What do Stepable Groundcovers Need?

Weeds are the enemy.  Prevent weeds.

Most stepable plants require good drainage in order to grow thickly and repel weeds.  If they don’t grow thickly, and have bare patches, weed seeds will be able to reach the soil, germinate and thrive.  I fertilize my patio plantings with half strength fish fertilizer several times a year to keep them growing thickly and I rake or sweep leaves and debris off the plants so they can get as much light as possible.  These actions help keep the plants growing vigorously which is another way to thwart weeds.

I’ve listed plants below for part sun and full sun.   I don’t have a stepable plant that thrives in strong shade, regardless of what the plant labels say.  I’ve tried several that manage to stay alive in dappled shade but don’t grow thick enough to repel weeds.

Another tip:  Don’t plant in an area that was infested with weeds.  You will need to tackle the weeds first before you plant your stepables.

Leptinella with star creeper

Here’s a close up of  ‘Platt’s Black’ Brass Buttons with Star Creeper.

Stepable Plants for Part Shade/Part Sun:

Leptinella squalida –  New Zealand Brass Buttons.   The variety I prefer is ‘Platt’s Black’.  The other variety of Brass Buttons I like, ‘Leptinella P. Verdigris’  is a a little fast for pavers but I have used it for paths.  I don’t grow either of these in full sun. They spread until they find an environment they don’t like.  In my patio they run into too much shade and the strong roots of sword fern and they stop there.  These are spreaders so think before planting.

Stepable Plants Portland Modern LandscapeMentha requienii –  Corsican Mint  This is a crowd pleaser because it smells good when you step on the plant.  This plant needs some sun, and needs good drainage, too much shade and soil that is too wet in the winter will kill this plant.  Full day sun is typically too much for this plant.  I’ve seen it in full sun but when I tried it, it failed.

Stepable Plants for Sun:

Elfin Pink Thyme fills in a path in Portland OregonThymus Serpyllum ‘Elfin’ or ‘Elfin Pink’  – I love this plant and it is truly a flat mat if you step on it regularly.  It does get weeds growing into the middle so it’s not maintenance free, but only garden magazines talk about maintenance free landscapes.  When it is successful you will have to cut it off of flagstones some but I find it quite manageable.

Stachys densiflora 'Alba' in full flowerStachys densiflora ‘Alba’ – Alba Lambs Ear   First of all this plant looks nothing like  the traditional cottage garden plant (silver furry leafed) Lambs Ear.  The tiny leaves are fully evergreen, dark green and leathery.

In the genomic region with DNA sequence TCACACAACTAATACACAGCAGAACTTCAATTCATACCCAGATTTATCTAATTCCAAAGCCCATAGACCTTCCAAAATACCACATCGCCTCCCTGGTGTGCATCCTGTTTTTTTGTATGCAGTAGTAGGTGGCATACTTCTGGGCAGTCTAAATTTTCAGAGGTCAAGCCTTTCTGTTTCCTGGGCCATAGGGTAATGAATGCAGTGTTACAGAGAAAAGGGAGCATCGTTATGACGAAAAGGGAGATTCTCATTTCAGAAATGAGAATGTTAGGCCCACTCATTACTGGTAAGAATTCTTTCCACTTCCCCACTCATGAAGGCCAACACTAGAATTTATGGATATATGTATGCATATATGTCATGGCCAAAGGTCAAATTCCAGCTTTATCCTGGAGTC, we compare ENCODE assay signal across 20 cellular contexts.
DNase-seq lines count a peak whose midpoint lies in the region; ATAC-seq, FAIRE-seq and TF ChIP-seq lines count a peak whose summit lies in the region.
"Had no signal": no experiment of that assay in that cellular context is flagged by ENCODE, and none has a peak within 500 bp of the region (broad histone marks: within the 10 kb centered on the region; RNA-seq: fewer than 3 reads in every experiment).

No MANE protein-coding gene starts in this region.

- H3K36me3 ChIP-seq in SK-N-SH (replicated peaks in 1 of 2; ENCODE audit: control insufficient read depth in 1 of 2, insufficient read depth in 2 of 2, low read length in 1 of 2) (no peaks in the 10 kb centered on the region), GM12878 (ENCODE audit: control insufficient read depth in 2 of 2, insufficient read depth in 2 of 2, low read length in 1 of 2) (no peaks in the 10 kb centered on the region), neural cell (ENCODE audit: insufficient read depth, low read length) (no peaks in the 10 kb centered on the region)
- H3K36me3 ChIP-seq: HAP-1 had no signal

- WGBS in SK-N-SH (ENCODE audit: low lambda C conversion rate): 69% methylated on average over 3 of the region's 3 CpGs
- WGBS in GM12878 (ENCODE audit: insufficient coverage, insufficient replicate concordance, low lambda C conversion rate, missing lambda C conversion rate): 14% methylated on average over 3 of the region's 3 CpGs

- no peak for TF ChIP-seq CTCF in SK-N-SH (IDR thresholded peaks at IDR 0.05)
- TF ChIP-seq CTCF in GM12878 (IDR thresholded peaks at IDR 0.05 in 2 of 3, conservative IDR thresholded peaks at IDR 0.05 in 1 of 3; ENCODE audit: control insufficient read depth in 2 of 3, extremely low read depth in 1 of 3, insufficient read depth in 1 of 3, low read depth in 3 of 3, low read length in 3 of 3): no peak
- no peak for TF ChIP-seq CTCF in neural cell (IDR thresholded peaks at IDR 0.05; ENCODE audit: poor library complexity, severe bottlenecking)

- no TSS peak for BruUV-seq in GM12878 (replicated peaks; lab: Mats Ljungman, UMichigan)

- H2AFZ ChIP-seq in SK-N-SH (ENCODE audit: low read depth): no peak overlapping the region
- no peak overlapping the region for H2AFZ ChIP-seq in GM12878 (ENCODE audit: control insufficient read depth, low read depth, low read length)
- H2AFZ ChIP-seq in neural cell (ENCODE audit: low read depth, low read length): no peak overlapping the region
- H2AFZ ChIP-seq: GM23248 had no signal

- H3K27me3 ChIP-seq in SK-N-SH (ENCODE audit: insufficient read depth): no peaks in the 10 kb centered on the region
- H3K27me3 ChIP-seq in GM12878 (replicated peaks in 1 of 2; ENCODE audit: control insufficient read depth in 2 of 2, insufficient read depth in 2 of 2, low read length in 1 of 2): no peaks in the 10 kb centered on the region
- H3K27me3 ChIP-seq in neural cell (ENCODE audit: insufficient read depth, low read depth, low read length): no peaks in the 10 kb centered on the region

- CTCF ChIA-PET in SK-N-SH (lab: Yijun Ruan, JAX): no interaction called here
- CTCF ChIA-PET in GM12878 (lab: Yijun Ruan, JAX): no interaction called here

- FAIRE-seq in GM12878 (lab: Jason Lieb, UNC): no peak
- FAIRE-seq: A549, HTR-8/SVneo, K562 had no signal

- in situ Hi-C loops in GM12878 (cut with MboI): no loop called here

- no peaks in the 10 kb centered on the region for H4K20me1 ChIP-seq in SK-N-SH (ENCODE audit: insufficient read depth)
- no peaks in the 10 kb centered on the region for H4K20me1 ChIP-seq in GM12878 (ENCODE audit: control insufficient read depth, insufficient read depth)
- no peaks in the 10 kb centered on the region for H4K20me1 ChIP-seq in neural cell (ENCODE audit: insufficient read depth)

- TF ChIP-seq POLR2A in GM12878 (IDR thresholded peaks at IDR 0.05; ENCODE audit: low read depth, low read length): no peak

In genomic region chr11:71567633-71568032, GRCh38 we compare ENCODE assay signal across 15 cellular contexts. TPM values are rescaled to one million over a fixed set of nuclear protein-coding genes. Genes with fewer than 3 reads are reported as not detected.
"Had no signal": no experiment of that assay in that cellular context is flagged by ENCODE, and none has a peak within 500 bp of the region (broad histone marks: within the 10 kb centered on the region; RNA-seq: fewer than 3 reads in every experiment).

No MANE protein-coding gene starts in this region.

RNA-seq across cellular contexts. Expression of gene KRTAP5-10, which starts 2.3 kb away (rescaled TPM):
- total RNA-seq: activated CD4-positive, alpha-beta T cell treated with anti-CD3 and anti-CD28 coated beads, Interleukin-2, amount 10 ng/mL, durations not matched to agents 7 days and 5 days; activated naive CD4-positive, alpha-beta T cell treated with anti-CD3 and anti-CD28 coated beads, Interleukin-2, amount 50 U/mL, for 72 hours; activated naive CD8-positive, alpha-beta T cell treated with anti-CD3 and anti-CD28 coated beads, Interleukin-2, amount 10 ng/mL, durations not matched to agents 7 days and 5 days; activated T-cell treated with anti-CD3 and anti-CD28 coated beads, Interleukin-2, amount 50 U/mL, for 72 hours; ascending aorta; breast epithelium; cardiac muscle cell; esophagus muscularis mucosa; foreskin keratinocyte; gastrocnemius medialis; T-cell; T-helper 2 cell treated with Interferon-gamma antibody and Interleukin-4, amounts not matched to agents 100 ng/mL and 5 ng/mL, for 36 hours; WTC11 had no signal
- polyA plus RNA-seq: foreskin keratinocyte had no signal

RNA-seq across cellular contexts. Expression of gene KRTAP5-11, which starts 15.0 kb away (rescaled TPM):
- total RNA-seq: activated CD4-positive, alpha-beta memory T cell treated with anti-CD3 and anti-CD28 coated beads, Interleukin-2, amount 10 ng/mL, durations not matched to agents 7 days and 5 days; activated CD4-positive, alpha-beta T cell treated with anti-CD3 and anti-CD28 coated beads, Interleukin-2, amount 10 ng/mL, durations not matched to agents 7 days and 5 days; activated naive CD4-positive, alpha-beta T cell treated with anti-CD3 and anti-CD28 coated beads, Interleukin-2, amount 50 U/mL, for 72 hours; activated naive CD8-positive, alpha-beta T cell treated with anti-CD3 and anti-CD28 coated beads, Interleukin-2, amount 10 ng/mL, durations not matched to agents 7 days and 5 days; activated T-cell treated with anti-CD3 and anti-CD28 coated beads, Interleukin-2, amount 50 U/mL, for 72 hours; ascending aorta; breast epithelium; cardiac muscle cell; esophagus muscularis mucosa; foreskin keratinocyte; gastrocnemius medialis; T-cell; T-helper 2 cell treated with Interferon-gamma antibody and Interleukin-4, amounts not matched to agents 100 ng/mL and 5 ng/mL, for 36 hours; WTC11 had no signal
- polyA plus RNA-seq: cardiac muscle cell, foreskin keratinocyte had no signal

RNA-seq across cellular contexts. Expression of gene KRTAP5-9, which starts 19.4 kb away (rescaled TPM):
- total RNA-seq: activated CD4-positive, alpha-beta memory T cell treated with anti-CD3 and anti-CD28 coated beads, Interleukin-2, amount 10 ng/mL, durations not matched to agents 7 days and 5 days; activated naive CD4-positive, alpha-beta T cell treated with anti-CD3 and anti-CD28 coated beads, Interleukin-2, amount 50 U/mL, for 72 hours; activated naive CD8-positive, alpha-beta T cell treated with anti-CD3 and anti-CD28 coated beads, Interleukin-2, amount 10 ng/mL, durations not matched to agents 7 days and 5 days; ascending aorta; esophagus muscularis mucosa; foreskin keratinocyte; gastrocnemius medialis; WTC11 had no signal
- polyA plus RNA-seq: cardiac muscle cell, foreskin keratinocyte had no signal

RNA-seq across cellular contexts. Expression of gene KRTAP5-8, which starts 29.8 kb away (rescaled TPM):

Stachys D, 'Alba' with attractive seed heads and Thymus P. 'Elfin Pink"

Seed head is a rust red and very attractive.

I love this plant because it doesn’t let weed seeds infiltrate the tight mound of leaves.  Plant it on the edges of your path or step on it every day, otherwise it will mound up.  It takes full sun easily and the long flowering period is fantastic! The seed heads that follow are interesting as well.

Stepable ground cover in Irvington neighborhood, Portland, Oregon

Cushion Bolax ‘Nana’ – Emerald Cushion is my favorite stepable for sun.

My Favorite Stepable Plant

Azorella Trifurcata ‘Nana’ – Cushion Bolax   I have this plant at my vacation house in full morning sun (so 4 hours) and it will take full day sun as well.  It occasionally has a dandelion sprout in the middle, but other pesky weeds don’t invade.  I find it to be very low maintenance and perfect for a place I only visit every month or two.   It will creep over your pavers so plan to trim once every year or two.  It’s my favorite filler plant for pavers, paths and as a foreground plant in a planting bed.

My dog Barley looking at freshly planted Cushion Bolax ground cover.

My dog Barley looking at freshly planted Cushion Bolax.

I love the texture.  It goes through a change where the little needles feel like a plastic carpet (which sounds bad but is fun) and then it softens into a ‘pettable’ surface.  The yellow flowers are tiny fat buttons and cute.

Let’s work together and get you off to a great start

Are you looking for a Portland landscape designer who knows what plants and materials will work in your landscape?  We know how to put it all together and get you on the path to your new attractive and manageable landscape.   Contact us and let’s create together.

Lace Bug Update

Azalea Lace Bug damageLast year I wrote a blog about a serious new insect problem for landscapes in the Pacific Northwest. It was serious because rhododendrons and azaleas make up a large percentage of the plants in most gardeners landscape. The easy way to control the insect was with a systemic pesticide that harms bees.  Many people were talking about removing all their susceptible plants rather than harm bees.

Here’s my latest report and what you can do to save your plants without killing bees:

Save bees and your azaleas and rhododendrons. How big a problem?
I have visited over thirty client landscapes in the Portland area since February – all the gardens but two had moderate to severe lace bug damage on rhodies and azaleas.  I was already expecting the 2015 lace bug plant damage to be a huge problem for my clients. Robin Rosetta, Associate Professor, Extension Entomologist, OSU says the lace bug hatch is a full month early.  This is very bad news unless you are prepared to start treating your plants now in mid-to-late April and early May.